The Effects of Male Incarceration Dynamics on AIDS Infection Rates among African-American Women and Men

June 2006

Rucker C. Johnson, Goldman School of Public Policy, University of California, Berkeley; Steven Raphael, Goldman School of Public Policy, University of California, Berkeley.

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Abstract

In this paper, we investigate the potential connection between incarceration dynamics and AIDS infection rates, with a particular emphasis on the black-white AIDS rate disparity. Using caselevel data from the U.S. Centers for Disease Control and Prevention, we construct a panel data set of AIDS infection rates covering the period 1982 to 1996 that vary by year of onset, mode of transmission, state of residence, age, gender, and race/ethnicity. Using data from the U.S. Census, we construct a conforming panel of male and female incarceration rates. We use this panel data to model the dynamic relationship between the male and female AIDSi nfection rates and the proportion of men in the age/state/race-matched cohort that are incarcerated. We find very strong effects of male incarceration rates on both male and female AIDS infection rates. The dynamic structure of this relationship parallels the distribution of the incubation time between HIV infection and the onset of full-blown AIDS documented in the medical and epidemiological literature. These results are robust to explicit controls for (race-specific) year fixed effects and a fully interacted set of age/race/state fixed effects. Our results reveal that the higher incarceration rates among black males over this period explain the lion's share of the racial disparity in AIDS infection between black women and women of other racial and ethnic groups. The magnitude and significance of these effects persist after controlling for measures of crack cocaine prevalence and flow rates in and out of prison. In a separate analysis, we exploit the occurrence of system-wide state prison overcrowding litigation as an instrumental variable for the flow rate of prison releases. We find short-run increases in prison release rates that were induced by final court decisions on relief of prisoner overcrowding resulted in significant increases in subsequent AIDS infection rates among women and blacks, manifesting 5-10 years following the increase of prison releases.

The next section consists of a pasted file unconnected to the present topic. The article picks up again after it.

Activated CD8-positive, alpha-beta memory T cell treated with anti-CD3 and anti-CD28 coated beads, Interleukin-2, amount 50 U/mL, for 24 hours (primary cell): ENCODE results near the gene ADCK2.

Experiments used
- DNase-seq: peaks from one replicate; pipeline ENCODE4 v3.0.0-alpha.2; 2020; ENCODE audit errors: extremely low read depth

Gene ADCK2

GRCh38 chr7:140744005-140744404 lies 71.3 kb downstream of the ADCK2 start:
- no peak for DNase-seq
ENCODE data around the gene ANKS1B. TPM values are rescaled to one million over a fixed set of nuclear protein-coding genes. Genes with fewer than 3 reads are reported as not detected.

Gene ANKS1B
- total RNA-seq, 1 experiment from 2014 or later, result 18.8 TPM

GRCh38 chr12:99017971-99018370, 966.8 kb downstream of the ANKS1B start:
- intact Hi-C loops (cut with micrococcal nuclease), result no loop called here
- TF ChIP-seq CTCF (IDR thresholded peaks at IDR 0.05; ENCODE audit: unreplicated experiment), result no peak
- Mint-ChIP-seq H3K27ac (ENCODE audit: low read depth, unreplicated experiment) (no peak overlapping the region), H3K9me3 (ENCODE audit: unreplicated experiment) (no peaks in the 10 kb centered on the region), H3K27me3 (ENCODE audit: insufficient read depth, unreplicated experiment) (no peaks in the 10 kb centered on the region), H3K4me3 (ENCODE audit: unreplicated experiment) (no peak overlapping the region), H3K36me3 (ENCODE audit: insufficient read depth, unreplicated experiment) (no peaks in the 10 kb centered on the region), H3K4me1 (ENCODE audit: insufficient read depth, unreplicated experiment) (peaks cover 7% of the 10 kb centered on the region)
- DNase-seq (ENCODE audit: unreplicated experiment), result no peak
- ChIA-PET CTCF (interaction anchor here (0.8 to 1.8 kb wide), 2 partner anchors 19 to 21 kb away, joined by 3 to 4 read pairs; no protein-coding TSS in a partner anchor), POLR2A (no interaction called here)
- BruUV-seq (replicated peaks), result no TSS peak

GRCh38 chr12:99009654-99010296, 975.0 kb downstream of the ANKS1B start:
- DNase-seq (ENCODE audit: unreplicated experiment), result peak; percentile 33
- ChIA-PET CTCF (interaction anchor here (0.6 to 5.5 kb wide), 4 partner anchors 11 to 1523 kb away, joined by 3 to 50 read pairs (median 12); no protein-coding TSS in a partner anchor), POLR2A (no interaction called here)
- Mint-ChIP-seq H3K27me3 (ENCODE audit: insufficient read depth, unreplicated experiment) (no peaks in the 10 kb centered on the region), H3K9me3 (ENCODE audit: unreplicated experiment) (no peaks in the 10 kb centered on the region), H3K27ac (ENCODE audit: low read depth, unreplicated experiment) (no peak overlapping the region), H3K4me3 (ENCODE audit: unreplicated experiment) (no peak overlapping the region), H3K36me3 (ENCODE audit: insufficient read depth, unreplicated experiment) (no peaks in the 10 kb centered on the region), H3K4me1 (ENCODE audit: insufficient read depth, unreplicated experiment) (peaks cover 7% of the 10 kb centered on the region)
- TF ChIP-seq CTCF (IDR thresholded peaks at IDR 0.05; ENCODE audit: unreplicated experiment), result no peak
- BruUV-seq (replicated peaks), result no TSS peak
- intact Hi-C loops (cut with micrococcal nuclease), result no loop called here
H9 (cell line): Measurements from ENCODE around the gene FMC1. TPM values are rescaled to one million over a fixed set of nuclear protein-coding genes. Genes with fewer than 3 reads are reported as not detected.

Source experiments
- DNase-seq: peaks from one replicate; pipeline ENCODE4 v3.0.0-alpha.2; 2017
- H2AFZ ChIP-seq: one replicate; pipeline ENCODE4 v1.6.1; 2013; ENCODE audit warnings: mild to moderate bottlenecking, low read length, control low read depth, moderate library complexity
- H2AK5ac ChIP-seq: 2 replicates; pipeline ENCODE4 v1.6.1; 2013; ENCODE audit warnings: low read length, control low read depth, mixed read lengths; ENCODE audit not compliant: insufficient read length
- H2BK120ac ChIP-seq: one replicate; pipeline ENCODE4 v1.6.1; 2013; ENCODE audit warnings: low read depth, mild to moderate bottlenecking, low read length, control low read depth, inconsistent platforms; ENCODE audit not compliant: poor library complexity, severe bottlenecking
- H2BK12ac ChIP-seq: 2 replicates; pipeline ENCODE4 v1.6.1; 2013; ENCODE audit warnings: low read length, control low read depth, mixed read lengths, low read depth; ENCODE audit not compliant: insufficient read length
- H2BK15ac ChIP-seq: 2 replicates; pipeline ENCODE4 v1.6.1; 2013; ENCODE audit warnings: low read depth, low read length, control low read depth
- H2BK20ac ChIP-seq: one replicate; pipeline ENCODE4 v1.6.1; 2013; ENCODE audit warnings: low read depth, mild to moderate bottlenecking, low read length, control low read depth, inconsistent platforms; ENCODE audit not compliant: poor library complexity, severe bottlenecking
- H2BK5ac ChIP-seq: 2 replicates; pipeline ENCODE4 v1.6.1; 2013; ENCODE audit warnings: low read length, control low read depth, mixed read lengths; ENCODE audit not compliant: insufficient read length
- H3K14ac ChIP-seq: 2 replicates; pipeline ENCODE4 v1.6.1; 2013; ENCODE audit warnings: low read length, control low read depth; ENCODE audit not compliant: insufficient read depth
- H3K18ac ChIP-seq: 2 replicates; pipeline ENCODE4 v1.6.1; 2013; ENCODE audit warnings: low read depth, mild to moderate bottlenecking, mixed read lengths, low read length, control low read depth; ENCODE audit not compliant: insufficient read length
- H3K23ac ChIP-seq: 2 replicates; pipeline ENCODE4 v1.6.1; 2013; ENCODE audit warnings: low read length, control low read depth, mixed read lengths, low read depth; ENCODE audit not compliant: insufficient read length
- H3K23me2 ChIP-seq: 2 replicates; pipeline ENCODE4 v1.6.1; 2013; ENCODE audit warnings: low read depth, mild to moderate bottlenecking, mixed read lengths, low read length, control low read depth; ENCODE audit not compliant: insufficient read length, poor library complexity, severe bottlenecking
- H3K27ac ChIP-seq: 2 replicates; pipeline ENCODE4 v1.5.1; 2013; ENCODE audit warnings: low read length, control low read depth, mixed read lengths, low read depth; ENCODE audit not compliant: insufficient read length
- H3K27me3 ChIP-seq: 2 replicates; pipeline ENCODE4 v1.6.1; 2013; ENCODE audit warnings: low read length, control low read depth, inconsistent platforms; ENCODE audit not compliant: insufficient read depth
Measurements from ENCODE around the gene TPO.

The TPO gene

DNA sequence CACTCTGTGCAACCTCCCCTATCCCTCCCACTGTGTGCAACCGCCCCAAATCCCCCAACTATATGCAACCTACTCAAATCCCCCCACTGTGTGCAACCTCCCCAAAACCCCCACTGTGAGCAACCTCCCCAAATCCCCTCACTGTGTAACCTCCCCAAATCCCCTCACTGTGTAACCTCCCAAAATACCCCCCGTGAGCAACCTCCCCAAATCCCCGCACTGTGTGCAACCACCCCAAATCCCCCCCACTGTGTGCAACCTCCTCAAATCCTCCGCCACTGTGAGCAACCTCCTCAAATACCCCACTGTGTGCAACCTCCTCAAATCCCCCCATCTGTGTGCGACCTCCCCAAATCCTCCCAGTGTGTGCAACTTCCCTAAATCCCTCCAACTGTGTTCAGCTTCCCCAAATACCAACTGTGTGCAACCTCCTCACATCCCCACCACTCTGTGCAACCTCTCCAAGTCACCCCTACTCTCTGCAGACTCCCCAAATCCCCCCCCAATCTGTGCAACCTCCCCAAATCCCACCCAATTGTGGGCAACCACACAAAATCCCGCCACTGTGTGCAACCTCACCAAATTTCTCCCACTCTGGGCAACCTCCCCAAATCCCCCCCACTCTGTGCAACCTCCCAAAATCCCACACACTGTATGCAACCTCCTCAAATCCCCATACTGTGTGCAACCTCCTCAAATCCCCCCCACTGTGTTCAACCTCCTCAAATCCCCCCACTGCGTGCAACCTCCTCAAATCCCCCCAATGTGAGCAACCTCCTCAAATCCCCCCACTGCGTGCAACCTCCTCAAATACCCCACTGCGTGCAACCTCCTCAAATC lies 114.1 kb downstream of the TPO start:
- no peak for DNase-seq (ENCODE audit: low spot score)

Keywords:
Crime, Incarceration, and the Labor Market, Health, Health Insurance, and Health Care